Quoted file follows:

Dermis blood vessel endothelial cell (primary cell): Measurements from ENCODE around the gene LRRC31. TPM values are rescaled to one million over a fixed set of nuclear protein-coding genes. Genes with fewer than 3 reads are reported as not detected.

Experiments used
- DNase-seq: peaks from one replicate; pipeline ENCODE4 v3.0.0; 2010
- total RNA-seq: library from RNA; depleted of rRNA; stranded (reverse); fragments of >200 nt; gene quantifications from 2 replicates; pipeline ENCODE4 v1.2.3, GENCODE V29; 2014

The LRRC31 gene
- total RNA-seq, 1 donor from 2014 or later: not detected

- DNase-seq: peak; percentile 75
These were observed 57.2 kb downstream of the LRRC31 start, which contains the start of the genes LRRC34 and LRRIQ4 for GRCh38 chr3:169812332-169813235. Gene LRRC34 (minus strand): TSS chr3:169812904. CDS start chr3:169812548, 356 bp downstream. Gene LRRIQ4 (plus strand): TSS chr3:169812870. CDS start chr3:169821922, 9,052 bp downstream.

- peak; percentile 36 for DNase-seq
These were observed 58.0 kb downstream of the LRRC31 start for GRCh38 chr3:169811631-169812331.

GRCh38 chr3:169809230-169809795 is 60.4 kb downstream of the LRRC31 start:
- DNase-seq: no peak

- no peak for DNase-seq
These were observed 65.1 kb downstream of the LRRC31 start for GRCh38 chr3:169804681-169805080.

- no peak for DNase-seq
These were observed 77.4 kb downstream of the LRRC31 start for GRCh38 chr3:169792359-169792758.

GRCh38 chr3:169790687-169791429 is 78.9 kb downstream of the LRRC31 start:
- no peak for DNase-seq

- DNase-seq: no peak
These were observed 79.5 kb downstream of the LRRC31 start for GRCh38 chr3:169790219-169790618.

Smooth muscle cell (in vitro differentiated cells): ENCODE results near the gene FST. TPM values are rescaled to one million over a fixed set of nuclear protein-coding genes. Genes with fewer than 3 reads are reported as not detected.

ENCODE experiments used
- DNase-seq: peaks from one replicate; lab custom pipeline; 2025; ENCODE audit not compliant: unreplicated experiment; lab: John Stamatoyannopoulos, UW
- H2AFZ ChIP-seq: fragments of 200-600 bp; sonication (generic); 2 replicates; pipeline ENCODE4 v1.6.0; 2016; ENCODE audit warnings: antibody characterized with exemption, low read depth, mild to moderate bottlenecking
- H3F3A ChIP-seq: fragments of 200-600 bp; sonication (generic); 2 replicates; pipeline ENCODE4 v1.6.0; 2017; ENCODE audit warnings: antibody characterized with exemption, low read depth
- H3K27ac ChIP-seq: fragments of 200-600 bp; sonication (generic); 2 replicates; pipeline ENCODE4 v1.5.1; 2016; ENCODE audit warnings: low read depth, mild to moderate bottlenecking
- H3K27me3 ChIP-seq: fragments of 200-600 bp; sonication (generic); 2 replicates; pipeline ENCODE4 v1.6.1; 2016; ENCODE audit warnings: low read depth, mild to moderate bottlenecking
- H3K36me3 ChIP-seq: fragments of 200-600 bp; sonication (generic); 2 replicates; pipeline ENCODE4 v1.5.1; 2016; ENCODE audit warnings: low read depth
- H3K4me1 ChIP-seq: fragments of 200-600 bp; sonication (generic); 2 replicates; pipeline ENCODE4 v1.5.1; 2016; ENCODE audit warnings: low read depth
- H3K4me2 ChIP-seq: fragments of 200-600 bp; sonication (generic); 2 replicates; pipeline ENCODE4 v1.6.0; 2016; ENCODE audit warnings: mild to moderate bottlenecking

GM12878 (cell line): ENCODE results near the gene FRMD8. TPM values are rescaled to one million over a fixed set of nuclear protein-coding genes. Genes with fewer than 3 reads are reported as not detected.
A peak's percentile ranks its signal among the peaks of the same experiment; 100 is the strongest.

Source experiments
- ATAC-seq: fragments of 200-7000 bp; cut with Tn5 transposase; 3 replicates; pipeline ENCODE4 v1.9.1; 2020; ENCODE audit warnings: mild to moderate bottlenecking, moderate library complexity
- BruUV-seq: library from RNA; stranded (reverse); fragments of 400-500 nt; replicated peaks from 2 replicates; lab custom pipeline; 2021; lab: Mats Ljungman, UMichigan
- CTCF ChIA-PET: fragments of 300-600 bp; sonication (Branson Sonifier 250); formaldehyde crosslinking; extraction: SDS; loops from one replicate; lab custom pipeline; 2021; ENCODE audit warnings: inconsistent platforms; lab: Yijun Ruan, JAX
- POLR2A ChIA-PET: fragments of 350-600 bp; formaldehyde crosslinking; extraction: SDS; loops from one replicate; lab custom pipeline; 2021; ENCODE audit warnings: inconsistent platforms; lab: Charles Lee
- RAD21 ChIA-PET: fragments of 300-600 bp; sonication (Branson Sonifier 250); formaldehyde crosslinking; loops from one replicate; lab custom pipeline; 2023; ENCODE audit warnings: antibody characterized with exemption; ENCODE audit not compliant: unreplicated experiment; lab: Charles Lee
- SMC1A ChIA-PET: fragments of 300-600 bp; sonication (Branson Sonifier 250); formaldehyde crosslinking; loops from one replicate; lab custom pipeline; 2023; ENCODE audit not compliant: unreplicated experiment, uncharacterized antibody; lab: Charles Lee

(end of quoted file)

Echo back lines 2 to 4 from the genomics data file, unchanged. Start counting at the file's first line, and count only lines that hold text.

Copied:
Experiments used
- DNase-seq: peaks from one replicate; pipeline ENCODE4 v3.0.0; 2010
- total RNA-seq: library from RNA; depleted of rRNA; stranded (reverse); fragments of >200 nt; gene quantifications from 2 replicates; pipeline ENCODE4 v1.2.3, GENCODE V29; 2014